Federal Communications Commission
In a joint letter, Federal Communications Commission Chairman Ajit Pai and National Association of Regulatory Utility Commissioners President Brandon Presley have written to NARUC Commissioners around the US to raise awareness of the federal Lifeline program, which helps eligible low-income consumers access affordable broadband and phone services. Many Americans may be newly unemployed or face other circumstances that make them eligible for Lifeline for the first time. Yet, they may also be unaware either of their eligibility or how to apply for the program.
Federal Communications Commission Chairman Ajit Pai announced the extension of his Keep Americans Connected Pledge until June 30, 2020. While the FCC encourages all providers that have signed the pledge previously to extend their commitments to June 30, we understand that some providers, particularly those in small markets and rural areas, may not be able to do so as a result of financial challenges. Those providers should contact [email protected] by May 12 if they wish to opt out of the extension.
The Federal Communications is charged with “encourag[ing] the deployment on a reasonable and timely basis of advanced telecommunications capability to all Americans . . . by removing barriers to infrastructure investment and by promoting competition in the telecommunications market.” Available evidence demonstrates that the digital divide continues to narrow as more Americans than ever before have access to high-speed broadband.
The Federal Communications Commission’s Office of Economics and Analytics (OEA) released updated data showing that from December 2016 to December 2018, the number of Americans without any options for at least 250/25 Mbps fixed terrestrial broadband service plummeted by 74%, from 181.7 million to 47 million. And during that same time period, the number of Americans with no options for at least 25/3 Mbps fixed terrestrial broadband service fell by 30%, from 26.1 million to 18.3 million.
In Mozilla Corp. v. FCC, the U.S. Court of Appeals for the District of Columbia Circuit upheld the vast majority of the Federal Communications Commission’s 2017 decision to end net neutrality protections. However, the court also remanded three discrete issues for further consideration by the FCC. On February 6, 2020, the D.C. Circuit denied all pending petitions for rehearing, and the Court issued its mandate on February 18, 2020. With this Public Notice, the Wireline Competition Bureau seeks to refresh the record regarding the issues remanded to the FCC by the Mozilla Court.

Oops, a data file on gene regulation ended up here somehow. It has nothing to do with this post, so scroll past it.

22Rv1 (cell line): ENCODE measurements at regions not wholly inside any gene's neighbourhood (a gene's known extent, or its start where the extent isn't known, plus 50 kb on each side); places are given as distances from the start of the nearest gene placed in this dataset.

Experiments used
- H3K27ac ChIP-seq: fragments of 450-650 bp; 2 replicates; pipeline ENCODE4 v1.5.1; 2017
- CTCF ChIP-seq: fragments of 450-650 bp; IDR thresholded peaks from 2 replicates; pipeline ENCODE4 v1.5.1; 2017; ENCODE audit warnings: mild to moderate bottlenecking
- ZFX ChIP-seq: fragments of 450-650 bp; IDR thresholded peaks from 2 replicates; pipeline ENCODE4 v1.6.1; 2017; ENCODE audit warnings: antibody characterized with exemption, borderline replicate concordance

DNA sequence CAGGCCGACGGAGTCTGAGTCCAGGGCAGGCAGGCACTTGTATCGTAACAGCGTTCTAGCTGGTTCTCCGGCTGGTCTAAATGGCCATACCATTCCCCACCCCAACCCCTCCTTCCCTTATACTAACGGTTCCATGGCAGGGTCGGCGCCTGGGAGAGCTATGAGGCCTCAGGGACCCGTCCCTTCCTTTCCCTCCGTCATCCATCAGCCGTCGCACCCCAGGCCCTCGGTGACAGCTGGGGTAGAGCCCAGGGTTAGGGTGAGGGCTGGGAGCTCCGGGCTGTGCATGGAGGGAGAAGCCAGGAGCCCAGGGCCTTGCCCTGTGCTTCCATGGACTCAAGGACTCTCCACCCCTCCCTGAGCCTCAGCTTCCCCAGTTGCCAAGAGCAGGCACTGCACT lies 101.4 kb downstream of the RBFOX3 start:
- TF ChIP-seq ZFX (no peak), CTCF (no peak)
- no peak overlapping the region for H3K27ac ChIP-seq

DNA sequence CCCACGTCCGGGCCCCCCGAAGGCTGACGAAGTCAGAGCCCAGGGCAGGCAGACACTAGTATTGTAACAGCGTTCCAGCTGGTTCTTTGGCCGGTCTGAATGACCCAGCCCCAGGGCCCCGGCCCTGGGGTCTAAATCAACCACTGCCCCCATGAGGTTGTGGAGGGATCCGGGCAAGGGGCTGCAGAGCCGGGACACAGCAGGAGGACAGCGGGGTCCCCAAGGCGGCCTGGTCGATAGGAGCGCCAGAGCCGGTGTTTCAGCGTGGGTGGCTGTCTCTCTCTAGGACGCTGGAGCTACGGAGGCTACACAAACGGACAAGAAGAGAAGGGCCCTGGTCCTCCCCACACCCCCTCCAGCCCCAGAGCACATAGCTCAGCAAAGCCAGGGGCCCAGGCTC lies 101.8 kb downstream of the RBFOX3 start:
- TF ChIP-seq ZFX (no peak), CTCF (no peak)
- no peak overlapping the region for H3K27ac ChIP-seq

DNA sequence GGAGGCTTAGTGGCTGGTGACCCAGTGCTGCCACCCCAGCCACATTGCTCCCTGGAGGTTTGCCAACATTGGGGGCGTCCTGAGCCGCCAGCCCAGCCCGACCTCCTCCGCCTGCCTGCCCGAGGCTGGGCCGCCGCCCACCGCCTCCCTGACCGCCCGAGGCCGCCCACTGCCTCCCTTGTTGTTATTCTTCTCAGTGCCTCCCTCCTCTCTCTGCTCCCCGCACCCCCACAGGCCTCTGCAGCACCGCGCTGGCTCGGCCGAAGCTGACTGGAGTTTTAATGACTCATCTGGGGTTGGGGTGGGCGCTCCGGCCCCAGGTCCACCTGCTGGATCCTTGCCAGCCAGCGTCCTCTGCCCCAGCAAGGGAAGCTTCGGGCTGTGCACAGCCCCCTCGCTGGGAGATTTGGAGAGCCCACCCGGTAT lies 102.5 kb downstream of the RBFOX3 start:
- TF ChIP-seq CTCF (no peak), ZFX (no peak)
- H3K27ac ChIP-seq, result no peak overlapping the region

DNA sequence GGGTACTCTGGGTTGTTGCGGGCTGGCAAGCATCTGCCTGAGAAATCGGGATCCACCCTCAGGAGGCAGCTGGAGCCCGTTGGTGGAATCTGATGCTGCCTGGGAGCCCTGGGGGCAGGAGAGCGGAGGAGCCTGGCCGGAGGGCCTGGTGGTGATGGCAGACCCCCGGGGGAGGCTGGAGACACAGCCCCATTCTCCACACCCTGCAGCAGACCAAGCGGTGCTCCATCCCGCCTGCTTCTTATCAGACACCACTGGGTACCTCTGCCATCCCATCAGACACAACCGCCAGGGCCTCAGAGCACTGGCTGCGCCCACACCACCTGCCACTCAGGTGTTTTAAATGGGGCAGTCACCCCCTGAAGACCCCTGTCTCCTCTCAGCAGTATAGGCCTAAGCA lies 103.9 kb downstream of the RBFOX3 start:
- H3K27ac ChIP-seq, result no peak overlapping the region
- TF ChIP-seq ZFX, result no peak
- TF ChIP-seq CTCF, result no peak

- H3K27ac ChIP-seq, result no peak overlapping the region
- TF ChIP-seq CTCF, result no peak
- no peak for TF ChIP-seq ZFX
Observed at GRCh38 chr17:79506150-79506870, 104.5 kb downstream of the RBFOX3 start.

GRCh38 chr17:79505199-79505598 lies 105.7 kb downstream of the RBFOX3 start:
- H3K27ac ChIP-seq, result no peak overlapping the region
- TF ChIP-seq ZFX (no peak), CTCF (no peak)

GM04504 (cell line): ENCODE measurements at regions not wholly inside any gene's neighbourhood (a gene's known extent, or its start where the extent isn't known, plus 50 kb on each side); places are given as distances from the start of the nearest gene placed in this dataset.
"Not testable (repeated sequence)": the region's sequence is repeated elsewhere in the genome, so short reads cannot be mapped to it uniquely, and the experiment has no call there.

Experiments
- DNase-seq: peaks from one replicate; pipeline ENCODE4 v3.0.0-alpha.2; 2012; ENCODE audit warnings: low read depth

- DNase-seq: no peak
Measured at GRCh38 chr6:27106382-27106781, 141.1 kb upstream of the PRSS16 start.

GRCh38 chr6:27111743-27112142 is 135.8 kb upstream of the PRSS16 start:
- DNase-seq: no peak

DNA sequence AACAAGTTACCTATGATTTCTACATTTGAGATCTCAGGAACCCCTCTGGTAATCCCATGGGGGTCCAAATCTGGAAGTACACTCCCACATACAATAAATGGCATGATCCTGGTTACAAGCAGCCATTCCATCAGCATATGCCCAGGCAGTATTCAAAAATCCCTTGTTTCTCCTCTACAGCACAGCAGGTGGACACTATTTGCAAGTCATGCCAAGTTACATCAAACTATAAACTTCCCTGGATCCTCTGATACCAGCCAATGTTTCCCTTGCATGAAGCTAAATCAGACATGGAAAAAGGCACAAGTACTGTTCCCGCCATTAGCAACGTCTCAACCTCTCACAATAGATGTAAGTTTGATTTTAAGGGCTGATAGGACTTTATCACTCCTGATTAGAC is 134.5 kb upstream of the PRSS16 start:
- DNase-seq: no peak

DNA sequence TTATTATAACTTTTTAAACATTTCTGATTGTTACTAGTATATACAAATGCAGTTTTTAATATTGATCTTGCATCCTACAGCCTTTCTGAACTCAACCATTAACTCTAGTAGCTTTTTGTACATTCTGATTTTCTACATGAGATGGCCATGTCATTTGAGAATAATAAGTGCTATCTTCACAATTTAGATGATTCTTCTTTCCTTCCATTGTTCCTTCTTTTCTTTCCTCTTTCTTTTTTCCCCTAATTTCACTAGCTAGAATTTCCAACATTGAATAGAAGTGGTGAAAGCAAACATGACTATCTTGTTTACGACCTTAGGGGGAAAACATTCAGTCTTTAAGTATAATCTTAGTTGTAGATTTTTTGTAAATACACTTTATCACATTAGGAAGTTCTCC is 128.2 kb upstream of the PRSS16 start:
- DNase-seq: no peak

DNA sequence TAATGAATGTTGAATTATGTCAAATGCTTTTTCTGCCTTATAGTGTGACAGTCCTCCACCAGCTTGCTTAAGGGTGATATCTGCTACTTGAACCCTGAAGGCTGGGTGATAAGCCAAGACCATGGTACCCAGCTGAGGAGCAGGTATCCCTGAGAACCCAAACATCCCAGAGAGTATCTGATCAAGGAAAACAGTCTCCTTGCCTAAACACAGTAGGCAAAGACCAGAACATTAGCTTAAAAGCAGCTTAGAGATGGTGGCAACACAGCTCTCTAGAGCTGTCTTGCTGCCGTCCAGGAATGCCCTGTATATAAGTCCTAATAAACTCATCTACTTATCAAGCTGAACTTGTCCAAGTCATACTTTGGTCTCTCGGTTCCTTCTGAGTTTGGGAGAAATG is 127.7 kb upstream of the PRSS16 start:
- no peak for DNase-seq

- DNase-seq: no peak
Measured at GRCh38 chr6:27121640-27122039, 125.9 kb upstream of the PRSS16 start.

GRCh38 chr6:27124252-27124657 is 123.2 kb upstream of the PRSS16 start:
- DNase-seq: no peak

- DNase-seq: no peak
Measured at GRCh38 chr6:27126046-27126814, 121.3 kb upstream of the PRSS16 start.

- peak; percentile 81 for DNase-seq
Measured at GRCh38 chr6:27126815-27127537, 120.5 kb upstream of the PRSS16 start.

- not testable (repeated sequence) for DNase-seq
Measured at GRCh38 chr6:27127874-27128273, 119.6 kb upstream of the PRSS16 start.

The Federal Communications Commission is charged with “encourag[ing] the deployment on a reasonable and timely basis of advanced telecommunications capability to all Americans,” by removing barriers to infrastructure investment and by promoting competition in the telecommunications market. For the past two years, the FCC has taken up the mantle; it has made closing the digital divide between Americans with, and without, access to modern broadband networks its top priority.
Two of the Federal Communications Commission’s top priorities are closing the digital divide in rural America and advancing United States leadership in 5G, the next generation of wireless connectivity. The commitments made today by T-Mobile and Sprint would substantially advance each of these critical objectives.
Allegations of improprieties related to the Commission's review of the merger between Sinclair and Tribune
In response to requests from Congress made on November 13 and November 15. 20! 7, the Federal Communications Commission Oflice of Inspector General (OlG) conducted an investigation into whether FCC Chairman Ajit Pai Chairman Pai "has taken actions to improperly benefit Sinclair Broadcast Group and "is executing his leadership of the FCC free from influences that compromise his objectivity and impartiality," especially with regard to the proposed merger of Sinclair and Tribune Media."
On June 28, 2017, Sinclair Broadcast Group and Tribune Media Company filed applications seeking to transfer control of Tribune subsidiaries to Sinclair. Sinclair and Tribune have amended their applications several times thereafter, in an attempt to bring the transaction into compliance with the Commission’s national television multiple ownership rule, as well as the public interest requirements of the Communications Act.
Based on a thorough review of the record, I have serious concerns about the Sinclair/Tribune transaction. The evidence we’ve received suggests that certain station divestitures that have been proposed to the FCC would allow Sinclair to control those stations in practice, even if not in name, in violation of the law. When the FCC confronts disputed issues like these, the Communications Act does not allow it to approve a transaction. Instead, the law requires the FCC to designate the transaction for a hearing in order to get to the bottom of those disputed issues.